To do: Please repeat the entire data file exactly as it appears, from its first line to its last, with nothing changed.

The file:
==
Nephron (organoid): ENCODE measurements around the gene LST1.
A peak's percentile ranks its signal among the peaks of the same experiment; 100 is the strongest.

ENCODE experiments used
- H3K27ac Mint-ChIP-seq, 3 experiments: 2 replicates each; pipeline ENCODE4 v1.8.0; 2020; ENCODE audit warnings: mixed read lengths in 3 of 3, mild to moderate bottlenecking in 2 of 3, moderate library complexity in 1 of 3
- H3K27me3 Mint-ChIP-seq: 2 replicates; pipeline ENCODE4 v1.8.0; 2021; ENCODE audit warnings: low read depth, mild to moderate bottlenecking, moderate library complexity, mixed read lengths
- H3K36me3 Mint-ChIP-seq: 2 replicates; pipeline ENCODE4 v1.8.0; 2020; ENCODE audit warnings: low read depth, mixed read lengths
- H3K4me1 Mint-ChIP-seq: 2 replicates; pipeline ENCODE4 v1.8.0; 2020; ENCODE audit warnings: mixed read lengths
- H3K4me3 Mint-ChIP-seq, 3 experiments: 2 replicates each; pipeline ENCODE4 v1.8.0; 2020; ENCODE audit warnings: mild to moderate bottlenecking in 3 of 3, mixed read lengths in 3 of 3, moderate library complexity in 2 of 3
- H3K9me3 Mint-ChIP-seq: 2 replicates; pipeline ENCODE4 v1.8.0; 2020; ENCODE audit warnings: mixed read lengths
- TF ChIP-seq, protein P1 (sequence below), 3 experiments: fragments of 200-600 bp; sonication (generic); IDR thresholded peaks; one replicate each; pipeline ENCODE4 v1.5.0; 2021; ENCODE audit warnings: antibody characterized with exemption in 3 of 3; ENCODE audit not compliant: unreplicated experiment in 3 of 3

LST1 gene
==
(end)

Nephron (organoid): ENCODE measurements around the gene LST1.
A peak's percentile ranks its signal among the peaks of the same experiment; 100 is the strongest.

ENCODE experiments used
- H3K27ac Mint-ChIP-seq, 3 experiments: 2 replicates each; pipeline ENCODE4 v1.8.0; 2020; ENCODE audit warnings: mixed read lengths in 3 of 3, mild to moderate bottlenecking in 2 of 3, moderate library complexity in 1 of 3
- H3K27me3 Mint-ChIP-seq: 2 replicates; pipeline ENCODE4 v1.8.0; 2021; ENCODE audit warnings: low read depth, mild to moderate bottlenecking, moderate library complexity, mixed read lengths
- H3K36me3 Mint-ChIP-seq: 2 replicates; pipeline ENCODE4 v1.8.0; 2020; ENCODE audit warnings: low read depth, mixed read lengths
- H3K4me1 Mint-ChIP-seq: 2 replicates; pipeline ENCODE4 v1.8.0; 2020; ENCODE audit warnings: mixed read lengths
- H3K4me3 Mint-ChIP-seq, 3 experiments: 2 replicates each; pipeline ENCODE4 v1.8.0; 2020; ENCODE audit warnings: mild to moderate bottlenecking in 3 of 3, mixed read lengths in 3 of 3, moderate library complexity in 2 of 3
- H3K9me3 Mint-ChIP-seq: 2 replicates; pipeline ENCODE4 v1.8.0; 2020; ENCODE audit warnings: mixed read lengths
- TF ChIP-seq, protein P1 (sequence below), 3 experiments: fragments of 200-600 bp; sonication (generic); IDR thresholded peaks; one replicate each; pipeline ENCODE4 v1.5.0; 2021; ENCODE audit warnings: antibody characterized with exemption in 3 of 3; ENCODE audit not compliant: unreplicated experiment in 3 of 3

LST1 gene